Simulations of Severe Tropical Cyclone Nargis over the Bay of Bengal Using RIMES Operational System
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The Regional Integrated Multi-Hazard Early Warning System (RIMES), an international, intergovernmental organization based in Thailand is engaged in disaster risk reduction over the Asia–Pacific region through early warning information. In this paper, RIMES’ customized Weather Research Forecast (WRF) model has been used to evaluate the simulations of cyclone Nargis which hit Myanmar on 2 May 2008, the most deadly severe weather event in the history of Myanmar. The model covers a domain of 35ºE to 145ºE in the east—west direction and 12ºS to 40ºN in the north—south direction in order to cover Asia and east Africa with a resolution of 9 km in the horizontal and 28 vertical levels. The initial and boundary conditions for the simulations were provided by the National Center for Environmental Prediction-Global Forecast System (NCEP-GFS) available at 1º lon/lat resolution. An attempt is being made to critically evaluate the simulation of cyclone Nargis by seven set of simulations in terms of track, intensity and landfall time of the cyclone. The seven sets of model simulations were initialized every 12 h starting from 0000 UTC 28 April to 01 May 2008. Tropical Rainfall Measurement Mission (TRMM) precipitation (mm) is used to evaluate the performance of the simulations of heavy rainfall associated with the tropical cyclone. The track and intensity of the simulated cyclone are compared by making use of Joint Typhoon Warning Center (JTWC) data sets. The results indicate that the landfall time, the distribution and intensity of the rainfall, pressure and wind field are well simulated as compared with the JTWC estimates. The average landfall track error for all seven simulations was 64 km with an average time error of about 5 h. The average intensity error of central pressure in all the simulations were found out to be approximately 6 hPa more than the JTWC estimates and in the case of wind, the simulations under predicted it by an average of 12 m s−1.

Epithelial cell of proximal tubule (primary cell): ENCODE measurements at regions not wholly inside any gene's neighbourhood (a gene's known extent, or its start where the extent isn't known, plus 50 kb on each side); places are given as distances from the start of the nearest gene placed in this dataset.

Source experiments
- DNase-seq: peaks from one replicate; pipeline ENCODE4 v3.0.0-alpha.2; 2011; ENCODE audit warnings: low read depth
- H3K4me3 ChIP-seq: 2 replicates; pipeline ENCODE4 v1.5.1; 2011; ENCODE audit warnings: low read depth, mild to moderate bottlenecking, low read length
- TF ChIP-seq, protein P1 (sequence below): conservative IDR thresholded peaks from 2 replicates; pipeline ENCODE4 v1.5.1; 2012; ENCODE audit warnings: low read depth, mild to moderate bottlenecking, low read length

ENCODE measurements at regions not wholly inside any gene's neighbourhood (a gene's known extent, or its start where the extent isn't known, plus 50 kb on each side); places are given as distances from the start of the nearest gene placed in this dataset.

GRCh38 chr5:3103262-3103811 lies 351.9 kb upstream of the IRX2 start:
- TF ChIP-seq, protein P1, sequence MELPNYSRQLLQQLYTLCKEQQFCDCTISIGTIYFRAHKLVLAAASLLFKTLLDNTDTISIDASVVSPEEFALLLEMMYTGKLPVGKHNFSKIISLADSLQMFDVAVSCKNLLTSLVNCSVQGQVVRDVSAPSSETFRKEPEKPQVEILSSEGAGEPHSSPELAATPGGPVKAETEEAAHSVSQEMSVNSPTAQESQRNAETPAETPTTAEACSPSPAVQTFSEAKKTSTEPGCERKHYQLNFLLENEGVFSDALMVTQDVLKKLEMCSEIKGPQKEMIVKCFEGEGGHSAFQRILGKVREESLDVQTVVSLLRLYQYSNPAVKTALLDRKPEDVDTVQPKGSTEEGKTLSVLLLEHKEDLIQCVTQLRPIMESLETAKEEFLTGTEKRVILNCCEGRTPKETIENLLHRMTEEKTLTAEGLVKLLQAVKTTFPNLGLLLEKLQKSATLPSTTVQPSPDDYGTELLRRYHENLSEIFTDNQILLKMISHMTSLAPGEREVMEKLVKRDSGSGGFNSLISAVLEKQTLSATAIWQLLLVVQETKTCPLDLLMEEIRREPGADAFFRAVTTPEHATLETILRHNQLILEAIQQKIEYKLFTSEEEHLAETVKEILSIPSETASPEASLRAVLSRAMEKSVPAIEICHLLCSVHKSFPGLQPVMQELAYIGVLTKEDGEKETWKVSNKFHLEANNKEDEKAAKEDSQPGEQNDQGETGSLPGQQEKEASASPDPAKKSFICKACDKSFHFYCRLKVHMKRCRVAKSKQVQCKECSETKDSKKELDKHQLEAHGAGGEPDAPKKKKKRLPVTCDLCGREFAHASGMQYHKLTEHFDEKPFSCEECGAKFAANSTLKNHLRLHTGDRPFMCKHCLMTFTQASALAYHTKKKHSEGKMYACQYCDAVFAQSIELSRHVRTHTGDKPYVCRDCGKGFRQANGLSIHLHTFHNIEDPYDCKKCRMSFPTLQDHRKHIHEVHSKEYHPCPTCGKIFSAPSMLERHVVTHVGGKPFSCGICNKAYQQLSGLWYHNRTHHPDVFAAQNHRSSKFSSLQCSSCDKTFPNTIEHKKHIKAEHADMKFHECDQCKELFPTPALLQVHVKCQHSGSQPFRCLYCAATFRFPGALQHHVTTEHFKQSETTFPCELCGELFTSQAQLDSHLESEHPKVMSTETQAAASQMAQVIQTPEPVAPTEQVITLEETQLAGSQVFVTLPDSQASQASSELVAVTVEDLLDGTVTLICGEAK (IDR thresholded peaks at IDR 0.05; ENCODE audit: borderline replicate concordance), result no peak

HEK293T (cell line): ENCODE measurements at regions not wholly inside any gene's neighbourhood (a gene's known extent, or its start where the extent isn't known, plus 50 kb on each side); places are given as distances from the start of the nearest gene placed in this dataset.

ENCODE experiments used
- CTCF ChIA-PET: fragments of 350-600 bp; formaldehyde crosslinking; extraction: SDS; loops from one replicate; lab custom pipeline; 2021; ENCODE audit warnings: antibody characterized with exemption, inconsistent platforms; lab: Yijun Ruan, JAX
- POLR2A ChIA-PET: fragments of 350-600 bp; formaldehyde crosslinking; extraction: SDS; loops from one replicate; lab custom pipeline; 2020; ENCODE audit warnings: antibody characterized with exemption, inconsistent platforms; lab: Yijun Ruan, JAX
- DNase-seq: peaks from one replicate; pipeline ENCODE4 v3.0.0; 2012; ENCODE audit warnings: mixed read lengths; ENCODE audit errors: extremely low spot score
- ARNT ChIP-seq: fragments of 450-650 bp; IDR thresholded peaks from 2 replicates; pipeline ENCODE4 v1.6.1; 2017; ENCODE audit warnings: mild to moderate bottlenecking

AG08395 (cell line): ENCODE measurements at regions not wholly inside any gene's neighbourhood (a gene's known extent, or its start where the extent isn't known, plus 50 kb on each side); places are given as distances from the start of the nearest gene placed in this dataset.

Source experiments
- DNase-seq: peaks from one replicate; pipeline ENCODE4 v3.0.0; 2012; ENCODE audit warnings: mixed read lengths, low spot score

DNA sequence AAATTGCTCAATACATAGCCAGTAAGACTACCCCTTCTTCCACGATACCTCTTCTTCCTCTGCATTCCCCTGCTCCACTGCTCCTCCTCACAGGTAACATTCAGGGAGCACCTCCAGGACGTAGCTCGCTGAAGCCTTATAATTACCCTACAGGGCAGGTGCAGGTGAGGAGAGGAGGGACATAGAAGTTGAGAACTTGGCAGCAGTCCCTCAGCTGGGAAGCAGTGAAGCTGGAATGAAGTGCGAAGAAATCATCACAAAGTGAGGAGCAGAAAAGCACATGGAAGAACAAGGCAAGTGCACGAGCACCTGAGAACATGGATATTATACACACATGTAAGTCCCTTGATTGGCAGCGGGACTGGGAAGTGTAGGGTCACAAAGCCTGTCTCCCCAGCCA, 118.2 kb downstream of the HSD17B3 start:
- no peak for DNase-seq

KeywordsCyclone Nargis model simulation track intensity landfall
The authors wish to acknowledge NCEP for the analysis and forecast of the global forecast system, NASA for providing the precipitation data, JTWC for providing the best track and intensity and synoptic charts are furnished by the Thai Meteorological Department. We thank to Mr. A.R. Subbiah, Director of RIMES for his encouragement and support. We also thank two anonymous reviewers for their valuable comments that have greatly improved this manuscript.
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